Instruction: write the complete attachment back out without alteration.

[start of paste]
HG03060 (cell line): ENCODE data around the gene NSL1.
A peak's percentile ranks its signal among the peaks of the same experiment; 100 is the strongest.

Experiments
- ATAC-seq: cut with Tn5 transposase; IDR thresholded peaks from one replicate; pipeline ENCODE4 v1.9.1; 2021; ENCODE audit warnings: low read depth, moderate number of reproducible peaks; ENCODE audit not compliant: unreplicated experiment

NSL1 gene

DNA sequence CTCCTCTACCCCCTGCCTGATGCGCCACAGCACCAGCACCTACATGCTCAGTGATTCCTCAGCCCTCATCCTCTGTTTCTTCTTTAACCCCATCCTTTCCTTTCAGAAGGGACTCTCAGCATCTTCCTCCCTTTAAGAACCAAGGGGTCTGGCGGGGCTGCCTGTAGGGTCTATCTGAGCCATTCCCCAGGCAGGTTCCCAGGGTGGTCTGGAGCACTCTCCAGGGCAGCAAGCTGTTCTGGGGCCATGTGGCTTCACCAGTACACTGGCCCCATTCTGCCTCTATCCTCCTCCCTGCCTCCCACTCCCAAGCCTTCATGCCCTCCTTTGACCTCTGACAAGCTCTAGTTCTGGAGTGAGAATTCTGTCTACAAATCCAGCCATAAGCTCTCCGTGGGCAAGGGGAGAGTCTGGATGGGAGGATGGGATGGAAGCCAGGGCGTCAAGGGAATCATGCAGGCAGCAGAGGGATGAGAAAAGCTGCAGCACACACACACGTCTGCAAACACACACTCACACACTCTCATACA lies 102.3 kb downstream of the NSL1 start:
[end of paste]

HG03060 (cell line): ENCODE data around the gene NSL1.
A peak's percentile ranks its signal among the peaks of the same experiment; 100 is the strongest.

Experiments
- ATAC-seq: cut with Tn5 transposase; IDR thresholded peaks from one replicate; pipeline ENCODE4 v1.9.1; 2021; ENCODE audit warnings: low read depth, moderate number of reproducible peaks; ENCODE audit not compliant: unreplicated experiment

NSL1 gene

DNA sequence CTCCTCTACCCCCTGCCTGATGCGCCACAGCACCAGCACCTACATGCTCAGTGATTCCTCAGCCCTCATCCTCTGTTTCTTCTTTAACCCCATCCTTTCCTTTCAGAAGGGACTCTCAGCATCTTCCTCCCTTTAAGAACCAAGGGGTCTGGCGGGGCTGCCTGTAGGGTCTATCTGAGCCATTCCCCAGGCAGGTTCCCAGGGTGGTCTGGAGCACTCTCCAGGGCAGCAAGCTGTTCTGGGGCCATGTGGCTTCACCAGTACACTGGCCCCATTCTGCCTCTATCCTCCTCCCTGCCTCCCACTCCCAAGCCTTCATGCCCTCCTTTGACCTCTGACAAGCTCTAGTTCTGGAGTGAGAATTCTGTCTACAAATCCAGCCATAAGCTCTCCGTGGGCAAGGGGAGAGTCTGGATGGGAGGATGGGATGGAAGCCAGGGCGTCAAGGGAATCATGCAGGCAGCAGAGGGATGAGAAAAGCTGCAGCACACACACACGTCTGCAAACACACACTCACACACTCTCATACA lies 102.3 kb downstream of the NSL1 start: